All These Bodies: A Review

All These Bodies by Kendare BlakeA series of strange murders is leaving a grisly trail across the Midwest in the summer of 1958.

The bodies are found in their cars, their homes, their beds. All of them are drained of blood. But the scenes are clean. No blood anywhere.

On September 19 the Carlson family is slaughtered in their secluded farmhouse in Black Deer Falls, Minnesota and the police might finally have a lead when Marie Catherine Hale is found at the scene.

Covered in blood, mistaken for a survivor, it soon becomes clear that Marie is something else when police realize the blood is not hers.

Michael Jensen has been following coverage of the murders all summer, eager to test his mettle as an aspiring journalist and pave the way out of his small town. When his father, the local sheriff, arrests Marie, Michael knows it’s an opportunity he likely won’t see again.

Talking to Marie, assisting the police, having firsthand access to the case files gives Michael a close-up view of the investigation and the girl at its center. Marie doesn’t look like a killer, but she’s confessing to Michael over a series of interviews. She says there’s more to the killings than anyone can imagine but as her story unfolds Michael is the one who will have to decide if the truth is the same as what people will believe in All These Bodies (2021) by Kendare Blake.

Find it on Bookshop.

All These Bodies was a 2021 Bram Stoker Award Nominee for Best Young Adult Novel. The story is narrated by Michael and all characters are assumed white.

Blake expertly unspools Michael’s naked ambition to become a journalist with his increasingly thorny ethical dilemma when it comes to using Marie’s story for his own gain. The narrative focuses on Marie and whether being complicit is the same as being an accomplice while slowly teasing out what may have happened to the Carlsons and all the other victims.

Centering Marie while having the story related by Michael explores questions of the male gaze and agency as the story builds to its dramatic finish. Marie’s journey in the media from victim to villain is nuanced and contrasts well with Michael’s own conflicting feelings on whether Marie can be the violent criminal authorities seem to think she is while also being his friend.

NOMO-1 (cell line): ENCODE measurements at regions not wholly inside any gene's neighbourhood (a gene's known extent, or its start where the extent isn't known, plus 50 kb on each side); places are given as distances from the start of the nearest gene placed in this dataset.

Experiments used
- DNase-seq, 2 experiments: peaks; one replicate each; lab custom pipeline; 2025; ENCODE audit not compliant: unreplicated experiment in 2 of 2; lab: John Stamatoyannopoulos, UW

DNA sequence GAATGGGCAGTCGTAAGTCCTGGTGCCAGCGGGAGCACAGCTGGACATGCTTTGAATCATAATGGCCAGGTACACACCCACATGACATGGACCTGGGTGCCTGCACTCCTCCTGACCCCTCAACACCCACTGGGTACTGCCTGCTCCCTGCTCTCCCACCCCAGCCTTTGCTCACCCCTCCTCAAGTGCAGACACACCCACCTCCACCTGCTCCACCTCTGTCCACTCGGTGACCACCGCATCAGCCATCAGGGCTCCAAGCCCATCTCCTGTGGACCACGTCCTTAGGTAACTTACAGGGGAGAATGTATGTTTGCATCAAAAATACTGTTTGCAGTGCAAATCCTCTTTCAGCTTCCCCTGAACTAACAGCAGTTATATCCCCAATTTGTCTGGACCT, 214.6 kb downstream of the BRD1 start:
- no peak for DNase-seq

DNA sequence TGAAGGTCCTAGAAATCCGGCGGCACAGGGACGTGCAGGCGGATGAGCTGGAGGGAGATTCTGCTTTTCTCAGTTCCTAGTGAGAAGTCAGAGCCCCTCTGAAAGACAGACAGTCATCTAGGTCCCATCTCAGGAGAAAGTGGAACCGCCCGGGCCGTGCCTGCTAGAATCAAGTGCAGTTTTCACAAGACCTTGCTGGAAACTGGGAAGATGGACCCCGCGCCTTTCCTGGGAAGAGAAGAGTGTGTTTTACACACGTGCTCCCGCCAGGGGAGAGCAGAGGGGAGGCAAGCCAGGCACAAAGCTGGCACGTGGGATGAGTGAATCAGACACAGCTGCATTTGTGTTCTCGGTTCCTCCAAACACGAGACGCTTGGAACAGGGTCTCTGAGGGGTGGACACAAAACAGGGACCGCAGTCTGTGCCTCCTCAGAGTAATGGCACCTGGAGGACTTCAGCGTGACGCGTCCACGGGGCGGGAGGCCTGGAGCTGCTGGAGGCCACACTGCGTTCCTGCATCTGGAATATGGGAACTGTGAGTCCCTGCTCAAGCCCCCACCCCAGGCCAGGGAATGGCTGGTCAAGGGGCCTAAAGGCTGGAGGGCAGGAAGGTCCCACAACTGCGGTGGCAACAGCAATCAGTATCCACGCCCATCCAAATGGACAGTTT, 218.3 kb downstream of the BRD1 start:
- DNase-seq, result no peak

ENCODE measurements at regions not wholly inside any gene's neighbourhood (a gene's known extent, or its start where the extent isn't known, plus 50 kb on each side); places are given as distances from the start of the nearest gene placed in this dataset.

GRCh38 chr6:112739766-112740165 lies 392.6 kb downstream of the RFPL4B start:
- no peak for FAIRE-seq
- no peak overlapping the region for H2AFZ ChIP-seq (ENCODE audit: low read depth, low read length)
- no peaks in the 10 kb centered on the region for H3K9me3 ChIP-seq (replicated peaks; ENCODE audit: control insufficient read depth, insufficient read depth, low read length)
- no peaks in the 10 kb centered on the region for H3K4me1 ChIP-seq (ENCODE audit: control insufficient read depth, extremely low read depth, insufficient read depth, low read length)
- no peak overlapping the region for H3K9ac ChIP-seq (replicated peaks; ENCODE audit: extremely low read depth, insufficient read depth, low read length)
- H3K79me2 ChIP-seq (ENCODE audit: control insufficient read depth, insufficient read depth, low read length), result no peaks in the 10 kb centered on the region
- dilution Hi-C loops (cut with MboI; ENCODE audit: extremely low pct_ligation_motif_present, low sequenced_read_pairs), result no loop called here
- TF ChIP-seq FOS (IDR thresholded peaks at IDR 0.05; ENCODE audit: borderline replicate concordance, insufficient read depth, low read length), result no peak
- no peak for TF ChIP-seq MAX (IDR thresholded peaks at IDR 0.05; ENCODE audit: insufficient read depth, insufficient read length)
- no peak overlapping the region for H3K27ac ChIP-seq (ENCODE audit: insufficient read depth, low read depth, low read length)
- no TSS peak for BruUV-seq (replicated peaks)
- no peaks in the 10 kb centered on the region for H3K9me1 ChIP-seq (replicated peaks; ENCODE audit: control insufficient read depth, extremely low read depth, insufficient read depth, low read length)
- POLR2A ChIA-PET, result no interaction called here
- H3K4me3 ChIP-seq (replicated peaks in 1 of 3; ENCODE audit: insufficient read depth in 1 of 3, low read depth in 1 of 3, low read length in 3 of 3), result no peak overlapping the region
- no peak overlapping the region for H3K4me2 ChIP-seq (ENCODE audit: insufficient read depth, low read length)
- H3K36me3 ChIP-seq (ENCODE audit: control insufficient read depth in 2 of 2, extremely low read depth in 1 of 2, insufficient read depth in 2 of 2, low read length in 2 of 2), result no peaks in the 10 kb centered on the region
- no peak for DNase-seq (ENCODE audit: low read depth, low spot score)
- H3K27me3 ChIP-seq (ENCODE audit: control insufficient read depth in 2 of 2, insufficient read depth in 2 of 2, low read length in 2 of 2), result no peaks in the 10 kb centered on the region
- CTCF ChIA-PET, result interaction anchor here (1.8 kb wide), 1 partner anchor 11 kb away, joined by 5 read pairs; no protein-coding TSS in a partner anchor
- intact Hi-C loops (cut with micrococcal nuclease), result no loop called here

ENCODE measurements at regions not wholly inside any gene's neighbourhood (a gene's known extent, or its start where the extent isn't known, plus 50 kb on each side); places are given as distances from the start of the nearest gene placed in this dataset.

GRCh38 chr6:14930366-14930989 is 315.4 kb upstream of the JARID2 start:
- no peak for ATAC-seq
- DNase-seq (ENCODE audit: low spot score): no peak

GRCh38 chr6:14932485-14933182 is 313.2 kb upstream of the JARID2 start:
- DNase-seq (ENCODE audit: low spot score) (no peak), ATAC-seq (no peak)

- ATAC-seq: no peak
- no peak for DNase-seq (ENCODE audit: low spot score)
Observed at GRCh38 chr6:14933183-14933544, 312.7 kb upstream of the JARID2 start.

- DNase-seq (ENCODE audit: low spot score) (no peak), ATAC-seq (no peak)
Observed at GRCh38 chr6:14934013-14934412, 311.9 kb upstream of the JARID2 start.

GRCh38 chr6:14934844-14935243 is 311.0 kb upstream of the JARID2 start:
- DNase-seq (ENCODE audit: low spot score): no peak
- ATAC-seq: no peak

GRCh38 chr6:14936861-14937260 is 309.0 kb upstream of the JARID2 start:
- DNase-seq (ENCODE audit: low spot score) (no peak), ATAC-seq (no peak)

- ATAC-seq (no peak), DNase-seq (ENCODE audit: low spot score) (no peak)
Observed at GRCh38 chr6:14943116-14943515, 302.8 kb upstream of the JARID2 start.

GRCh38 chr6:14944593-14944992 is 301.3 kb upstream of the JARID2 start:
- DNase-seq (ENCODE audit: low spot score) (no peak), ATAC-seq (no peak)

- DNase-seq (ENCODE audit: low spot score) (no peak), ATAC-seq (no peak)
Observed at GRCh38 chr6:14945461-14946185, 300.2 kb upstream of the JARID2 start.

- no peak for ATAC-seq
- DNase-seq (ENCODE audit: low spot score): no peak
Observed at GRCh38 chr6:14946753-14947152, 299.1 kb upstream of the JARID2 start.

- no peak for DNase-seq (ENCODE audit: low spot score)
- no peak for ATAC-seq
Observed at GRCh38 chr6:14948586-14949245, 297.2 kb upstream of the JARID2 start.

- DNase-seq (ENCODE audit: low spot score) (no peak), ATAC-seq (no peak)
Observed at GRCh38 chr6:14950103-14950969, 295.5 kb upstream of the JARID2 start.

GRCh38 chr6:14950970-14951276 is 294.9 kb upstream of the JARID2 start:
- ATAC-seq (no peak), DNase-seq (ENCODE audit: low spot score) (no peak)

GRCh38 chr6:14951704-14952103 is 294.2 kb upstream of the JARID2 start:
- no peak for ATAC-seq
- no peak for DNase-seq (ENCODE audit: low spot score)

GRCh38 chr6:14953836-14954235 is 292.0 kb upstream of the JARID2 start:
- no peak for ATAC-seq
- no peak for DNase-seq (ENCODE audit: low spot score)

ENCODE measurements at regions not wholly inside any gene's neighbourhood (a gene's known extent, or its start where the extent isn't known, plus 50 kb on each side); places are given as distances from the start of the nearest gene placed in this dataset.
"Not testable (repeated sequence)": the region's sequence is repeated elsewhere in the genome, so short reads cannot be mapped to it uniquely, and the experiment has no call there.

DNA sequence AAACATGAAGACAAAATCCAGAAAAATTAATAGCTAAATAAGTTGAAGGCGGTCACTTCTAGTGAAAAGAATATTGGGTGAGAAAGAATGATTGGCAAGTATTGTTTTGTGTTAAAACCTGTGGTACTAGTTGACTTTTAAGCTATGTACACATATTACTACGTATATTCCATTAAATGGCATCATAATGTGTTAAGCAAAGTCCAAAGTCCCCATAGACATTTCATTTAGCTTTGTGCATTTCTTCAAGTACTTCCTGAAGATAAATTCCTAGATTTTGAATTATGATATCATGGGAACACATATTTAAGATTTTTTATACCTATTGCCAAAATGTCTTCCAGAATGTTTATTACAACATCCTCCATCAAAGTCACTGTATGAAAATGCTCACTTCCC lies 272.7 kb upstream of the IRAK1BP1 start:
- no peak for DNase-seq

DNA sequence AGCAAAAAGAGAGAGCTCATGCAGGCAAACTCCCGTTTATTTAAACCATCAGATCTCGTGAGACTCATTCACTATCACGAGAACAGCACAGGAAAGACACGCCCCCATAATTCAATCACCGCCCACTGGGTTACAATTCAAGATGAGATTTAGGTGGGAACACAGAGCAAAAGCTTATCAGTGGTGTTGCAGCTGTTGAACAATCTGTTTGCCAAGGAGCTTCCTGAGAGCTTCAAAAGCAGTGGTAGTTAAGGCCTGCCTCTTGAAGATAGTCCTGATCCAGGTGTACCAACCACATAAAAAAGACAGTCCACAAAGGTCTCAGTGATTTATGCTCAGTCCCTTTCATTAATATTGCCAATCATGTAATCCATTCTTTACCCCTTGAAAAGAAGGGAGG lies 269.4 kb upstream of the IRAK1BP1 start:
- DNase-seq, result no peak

Michael’s pragmatic narration only increases the tension as Marie shares her confession to her role in the murders and hints at something even more sinister at play while leaving space for readers to interpret events for themselves.

All These Bodies is an atmospheric story at the intersection of true crime and horror; one that will stay with you in all of the best ways.

Possible Pairings: No Saints in Kansas by Amy Brashear, In Cold Blood by Truman Capote, Breaker by Kat Ellis, I Hunt Killers by Barry Lyga, Two Can Keep a Secret by Karen M. McManus, Broken Things by Lauren Oliver, Sadie by Courtney Summers, The Darkest Corners by Kara Thomas, The Waking Dark by Robin Wasserman

Want to know more? Check out my interview with Kendare.

Belladonna: A Chick Lit Wednesday Review

“Do not change the parts of yourself that you like to make others comfortable. Do not try to mold yourself to fit the standards someone else has set for us.”

Belladonna by Adalyn GraceSigna Farrow has spent her entire life moving from house to house as each of her numerous guardians meets an untimely end. With caretakers increasingly more interested in her wealth than her happiness, Signa’s loneliness is palpable. She craves the day she will come into her inheritance and can set up her own household filled with laughter and company–never solitude and especially not Death. The one constant in Signa’s life aside from her precarious living arrangements has been the ability to see and, regrettably, interact with Death himself–a shadowy figure of a man who is as mystified by their connection as Signa.

At the age of nineteen, there is only one year left until Signa enters society. One she needs to use well if she hopes to banish the dismal reputation her numerous deceased guardians have built for her. After years of begging–and even demanding–that Death leave her alone, Signa is more suspicious than grateful when he promises to improve her current situation. Nonetheless, she is cautiously excited to find she has some living relatives in the Hawthorne family.

Thorn Grove is a stately manor with far more luxury than Signa is used to, but it is also a house in crisis with patriarch Elijah Hawthorne lost in grief and intent on running the family business–and reputation–into the ground while eldest son Percy watches helplessly. With mourning not yet over for Elijah’s beloved wife, it seems his daughter Blythe is suffering from the same mysterious illness. With no obvious cure and her condition worsening, Death warns that it won’t be much longer before he has to claim the ailing girl as one of his own.

Experiencing stability and family for the first time is a heady mixture for Signa, reminding her of how much Thorn Grove still has to lose. Signa knows that society would frown upon a young woman experimenting with folk remedies and digging into the Hawthorne’s secrets. But she also knows that she will do anything to keep Blythe and Thorn Grove safe–even if it means risking her reputation by working with Death to search for answers in Belladonna (2022) by Adalyn Grace.

Find it on Bookshop.